Schaffer - Leivick's the Golem and the Golem Legend V2

Schaffer - Leivick's the Golem and the Golem Legend V2 - In...

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In keeping with section 29 of the Canadian Copyright Act, fair dealing allows you to make one copy. This copy must be used solely for research, private study, criticism, review or news reporting. The Fantastic Mode in Modern Drama Edited by Patrick D. Murphy Contributions to the Study of Science Fiction and Fantasy, Number 54 MARSHALL B, TYMN, Series Editor GREENWOOD PRESS Westport, Connecticut· London
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In keeping with section 29 of the Canadian Copyright Act, fair dealing allows you to make one copy. This copy must be used solely for research, private study, criticism, review or news reporting. Library of Congress Cataloging-in-Publication Data Staging the impossible : the fantastic mode in modem drama / edited by Patrick D. Murphy. p. cm.-(Contributions to the study of science fiction and fantasy, ISSN 0193-6875 ; no. 54) Includes bibliographical references and index. ISBN 0-313-27270-0 (alk. paper) 1. European drama-20th century-History and criticism. 2. Fantastic drama, European-History and criticism. 3. American drama-20th century-History and criticism. 4. Fantastic drama, American-History and criticism. I. Murphy, Patrick D., 1951- II. Series. PN1861.S7 1992 809.2'04--dc20 92-10678 British Library Cataloguing in Publication Data is available. Copyright © 1992 by Patrick D. Murphy All rights reserved. No portion of this book may be reproduced, by any process or technique, without the express written consent of the publisher. Library of Congress Catalog Card Number: 92-10678 ISBN: 0-313-27270-0 ISSN: 0193-6875 First published in 1992 Greenwood Press, 88 Post Road West, Westport, CT 06881 An imprint of Greenwood Publishing Group, Inc. Printed in the United States of America The paper used in this book complies with the Permanent Paper Standard issued by the National InfOimation Standards Organization (Z39.48-1984). 10 9 8 7 6 5 4 3 2 1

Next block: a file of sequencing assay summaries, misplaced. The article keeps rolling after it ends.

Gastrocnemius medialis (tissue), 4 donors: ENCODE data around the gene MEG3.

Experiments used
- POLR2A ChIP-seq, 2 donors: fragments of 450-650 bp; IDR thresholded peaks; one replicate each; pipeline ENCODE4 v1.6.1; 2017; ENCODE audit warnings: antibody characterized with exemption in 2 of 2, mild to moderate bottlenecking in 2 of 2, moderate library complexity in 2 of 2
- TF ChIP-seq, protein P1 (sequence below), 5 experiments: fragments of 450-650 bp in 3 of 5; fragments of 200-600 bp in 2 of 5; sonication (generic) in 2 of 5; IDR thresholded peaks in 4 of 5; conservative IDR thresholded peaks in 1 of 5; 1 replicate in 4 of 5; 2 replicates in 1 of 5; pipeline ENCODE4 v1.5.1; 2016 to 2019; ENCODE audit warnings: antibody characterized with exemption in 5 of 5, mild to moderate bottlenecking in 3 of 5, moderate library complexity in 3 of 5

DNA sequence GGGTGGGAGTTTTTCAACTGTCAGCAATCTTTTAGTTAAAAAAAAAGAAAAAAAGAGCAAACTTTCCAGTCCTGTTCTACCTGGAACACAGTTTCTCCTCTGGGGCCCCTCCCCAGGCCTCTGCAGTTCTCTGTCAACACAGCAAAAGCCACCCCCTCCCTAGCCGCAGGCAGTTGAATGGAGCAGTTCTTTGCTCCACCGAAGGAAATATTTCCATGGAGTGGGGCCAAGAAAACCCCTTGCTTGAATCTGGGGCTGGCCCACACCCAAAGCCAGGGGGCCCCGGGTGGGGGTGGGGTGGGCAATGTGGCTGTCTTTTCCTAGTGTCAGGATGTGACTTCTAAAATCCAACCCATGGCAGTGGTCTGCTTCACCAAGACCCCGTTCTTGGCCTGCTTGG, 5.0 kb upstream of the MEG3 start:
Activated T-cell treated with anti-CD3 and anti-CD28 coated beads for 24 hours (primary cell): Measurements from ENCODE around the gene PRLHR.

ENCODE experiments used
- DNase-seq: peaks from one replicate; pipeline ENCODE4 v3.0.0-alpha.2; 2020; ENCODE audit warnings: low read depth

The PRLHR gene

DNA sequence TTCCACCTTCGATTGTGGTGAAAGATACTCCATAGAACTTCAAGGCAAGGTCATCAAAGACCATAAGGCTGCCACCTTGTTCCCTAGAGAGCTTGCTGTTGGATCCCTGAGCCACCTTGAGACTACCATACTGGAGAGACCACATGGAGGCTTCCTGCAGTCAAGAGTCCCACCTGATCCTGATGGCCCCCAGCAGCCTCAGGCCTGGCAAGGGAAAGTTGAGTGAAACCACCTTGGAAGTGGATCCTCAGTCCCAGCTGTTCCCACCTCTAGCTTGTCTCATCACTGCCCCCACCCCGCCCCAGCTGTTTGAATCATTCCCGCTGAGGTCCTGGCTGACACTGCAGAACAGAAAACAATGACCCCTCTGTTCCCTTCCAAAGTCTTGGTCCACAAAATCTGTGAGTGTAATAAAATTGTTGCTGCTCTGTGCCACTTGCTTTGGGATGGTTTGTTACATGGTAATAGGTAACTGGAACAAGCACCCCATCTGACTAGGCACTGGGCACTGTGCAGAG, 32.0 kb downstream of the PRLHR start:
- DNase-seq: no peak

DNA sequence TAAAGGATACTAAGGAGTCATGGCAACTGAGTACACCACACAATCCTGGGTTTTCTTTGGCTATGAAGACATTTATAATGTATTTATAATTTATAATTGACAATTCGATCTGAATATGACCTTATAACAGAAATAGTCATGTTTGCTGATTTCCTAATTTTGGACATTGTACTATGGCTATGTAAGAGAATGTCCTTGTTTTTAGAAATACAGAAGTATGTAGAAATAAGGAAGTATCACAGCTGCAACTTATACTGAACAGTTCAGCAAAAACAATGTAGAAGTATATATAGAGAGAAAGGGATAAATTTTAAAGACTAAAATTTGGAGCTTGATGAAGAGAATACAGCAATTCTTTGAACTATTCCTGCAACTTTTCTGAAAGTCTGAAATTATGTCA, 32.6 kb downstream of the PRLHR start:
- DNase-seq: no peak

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In keeping with section 29 of the Canadian Copyright Act, fair dealing allows you to make one copy. This copy must be used solely for research, private study, criticism, review or news reporting. Leivick's The Golem and the Golem Legend Carl Schaffer I know not if mine is the guilt; Must my hands with blood be stained? Must my mind on murder be bent? For this, God, did'st thou give strength to my limbs? (Chayim Bloch, written en route to the front) "Invention," Mary Shelley once said, "does not consist of creating out of void, but out of chaos" (8). So it was, too, with the creation of Halper Leivick's extraordinary verse play The Golem, a work which, drawn from the same stuff of legend as Frankenstein, has been called "the highest achievement in Yiddish poetry" (Samuel Niger in Madison 357). According to Leivick's own account, the drama's real origins can be traced to a series of chaotic events that occurred on a winter day when he was seven years old. First, while passing a church on his way to cheder (religion class), the young Leivick was suddenly confronted by a large Polish man who knocked off his hat, sent him with a blow to the ground, and shouted, "Dirty Jew! [Zhid!] When you pass our church you have to take your hat off!" Leivick was overwhelmed by this unexpected outburst of hatred. Afterward, when he arrived at last at
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